Review Blog

Feb 21 2019

Feminism is... by A. Black et al.

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DK, 2019. ISBN 9780241228029.
(Age: 14+) Highly Recommended. Non fiction. Feminism is... follows on the heels of the recently published Feminists don't wear pink and other lies - a collection of feminist essays edited by Scarlett Curtis. Both books consolidate the concept of intersectionality but Feminism is...takes the form of a lively reference book. It might be a contradiction in terms, but familiar frames for lucid explanations reward every page turned. The thought-provoking topics form double page spreads within each section, including a handful featuring key historical identities. Each topic fans out across the gutter to engage with stylized diagrams, bold boxed headings and a monochrome photo.
It's a ready reference with all the accessible features plus a directory, glossary and index. Textbook sized, the topics are classified into broad sections: A political and social movement, Body and identity, Relationships and families, Education and work and Culture and society. The simple language explains complicated academic concepts and the spectrum of topics range from 'No Means No' to 'Feminism and Sex Work.' A further delight is that every topic gives equal weight to the opposing views of different schools of feminist thought.
Like its counterpart, the gambit of feminism is linked by a central idea - that intersectionality is at the heart of feminism. Feminism cannot exist in a vacuum. The majority of humankind identify with or belong to more than one marginalized and exploited group. Feminism champions equal rights for everyone who is a victim of patriarchal institutions - in reality that means fighting for as many men (of character) as women. The media, legal system, education and religion are the pillars supporting tyranny of a privileged system that filters through family, language, work, politics, culture and sexuality.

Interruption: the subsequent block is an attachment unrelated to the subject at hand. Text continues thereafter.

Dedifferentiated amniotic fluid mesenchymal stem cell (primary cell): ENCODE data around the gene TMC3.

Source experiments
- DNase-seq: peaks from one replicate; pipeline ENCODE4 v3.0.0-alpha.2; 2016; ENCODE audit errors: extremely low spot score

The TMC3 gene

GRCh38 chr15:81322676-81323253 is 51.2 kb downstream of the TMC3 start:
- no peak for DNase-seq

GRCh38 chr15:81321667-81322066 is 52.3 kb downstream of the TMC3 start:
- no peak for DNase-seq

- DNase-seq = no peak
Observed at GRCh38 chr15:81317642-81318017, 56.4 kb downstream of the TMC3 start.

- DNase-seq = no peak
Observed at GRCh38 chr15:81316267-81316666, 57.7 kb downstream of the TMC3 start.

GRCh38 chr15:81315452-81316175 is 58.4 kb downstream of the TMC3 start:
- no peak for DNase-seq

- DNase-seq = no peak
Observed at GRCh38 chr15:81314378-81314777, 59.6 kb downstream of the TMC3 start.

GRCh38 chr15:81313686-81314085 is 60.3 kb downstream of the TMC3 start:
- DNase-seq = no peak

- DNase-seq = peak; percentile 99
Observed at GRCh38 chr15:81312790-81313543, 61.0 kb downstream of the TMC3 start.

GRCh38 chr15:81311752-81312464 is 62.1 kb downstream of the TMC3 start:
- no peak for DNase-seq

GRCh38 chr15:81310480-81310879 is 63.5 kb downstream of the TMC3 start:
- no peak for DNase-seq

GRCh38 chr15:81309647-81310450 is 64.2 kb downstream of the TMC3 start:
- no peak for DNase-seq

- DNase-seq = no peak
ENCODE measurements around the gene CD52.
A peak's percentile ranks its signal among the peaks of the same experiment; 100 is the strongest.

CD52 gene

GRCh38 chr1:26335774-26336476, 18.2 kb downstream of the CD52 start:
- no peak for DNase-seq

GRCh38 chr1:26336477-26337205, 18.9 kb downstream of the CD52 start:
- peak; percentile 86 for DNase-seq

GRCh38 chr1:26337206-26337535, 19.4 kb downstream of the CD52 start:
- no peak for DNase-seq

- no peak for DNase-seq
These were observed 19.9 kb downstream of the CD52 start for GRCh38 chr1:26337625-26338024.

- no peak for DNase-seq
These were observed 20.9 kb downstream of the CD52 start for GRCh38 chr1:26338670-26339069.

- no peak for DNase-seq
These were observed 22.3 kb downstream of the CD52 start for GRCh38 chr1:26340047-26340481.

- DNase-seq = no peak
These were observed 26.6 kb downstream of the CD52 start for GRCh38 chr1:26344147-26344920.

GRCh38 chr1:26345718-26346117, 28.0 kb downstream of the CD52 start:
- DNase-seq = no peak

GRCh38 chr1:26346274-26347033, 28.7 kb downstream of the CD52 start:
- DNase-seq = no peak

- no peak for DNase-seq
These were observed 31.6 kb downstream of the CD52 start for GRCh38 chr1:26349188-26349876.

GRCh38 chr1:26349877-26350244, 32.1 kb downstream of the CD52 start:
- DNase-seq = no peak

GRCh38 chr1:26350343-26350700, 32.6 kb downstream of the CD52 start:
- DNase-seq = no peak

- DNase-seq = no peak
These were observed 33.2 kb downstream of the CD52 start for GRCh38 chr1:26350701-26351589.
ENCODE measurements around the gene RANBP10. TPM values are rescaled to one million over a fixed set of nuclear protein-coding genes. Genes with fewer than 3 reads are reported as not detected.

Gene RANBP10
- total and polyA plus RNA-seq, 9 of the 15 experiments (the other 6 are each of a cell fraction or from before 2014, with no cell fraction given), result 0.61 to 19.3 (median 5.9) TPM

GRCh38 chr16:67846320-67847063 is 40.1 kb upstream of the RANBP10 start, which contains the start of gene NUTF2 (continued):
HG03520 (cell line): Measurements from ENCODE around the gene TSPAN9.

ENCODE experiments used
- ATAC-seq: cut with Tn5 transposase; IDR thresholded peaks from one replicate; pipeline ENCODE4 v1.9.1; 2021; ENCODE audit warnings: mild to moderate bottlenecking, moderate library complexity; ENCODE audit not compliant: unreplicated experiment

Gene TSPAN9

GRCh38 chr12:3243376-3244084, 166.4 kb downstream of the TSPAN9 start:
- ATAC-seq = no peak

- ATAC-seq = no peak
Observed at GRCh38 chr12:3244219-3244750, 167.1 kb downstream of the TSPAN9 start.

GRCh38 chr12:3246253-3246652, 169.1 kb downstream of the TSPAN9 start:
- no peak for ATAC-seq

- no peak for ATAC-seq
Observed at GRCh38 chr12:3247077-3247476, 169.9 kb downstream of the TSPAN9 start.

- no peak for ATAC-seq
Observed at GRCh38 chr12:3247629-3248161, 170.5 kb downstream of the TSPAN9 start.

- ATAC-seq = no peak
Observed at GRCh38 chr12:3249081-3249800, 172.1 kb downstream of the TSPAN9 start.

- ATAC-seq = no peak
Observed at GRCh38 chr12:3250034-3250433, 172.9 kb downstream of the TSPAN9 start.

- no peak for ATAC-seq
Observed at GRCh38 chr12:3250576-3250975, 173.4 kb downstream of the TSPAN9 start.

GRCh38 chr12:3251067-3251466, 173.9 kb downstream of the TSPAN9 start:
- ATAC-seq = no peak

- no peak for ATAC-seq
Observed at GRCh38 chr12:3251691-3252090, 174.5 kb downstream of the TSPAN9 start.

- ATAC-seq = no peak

Feminism has evolved. The book may be aimed at youth, but it provides everyone with access and clear understandings of hitherto complex academic theories. Secondary schools should stock a feminist reference book so thoroughly executed, if only for the simplest definition proposed by Gemma Cairney in the foreword: 'It's a hopeful term to associate ourselves with - it means you believe in human rights'. As a result, Cairney was invited to take part in the 'My Life in Objects' series for The Pool. Meet her online on YouTube.
Deborah Robins

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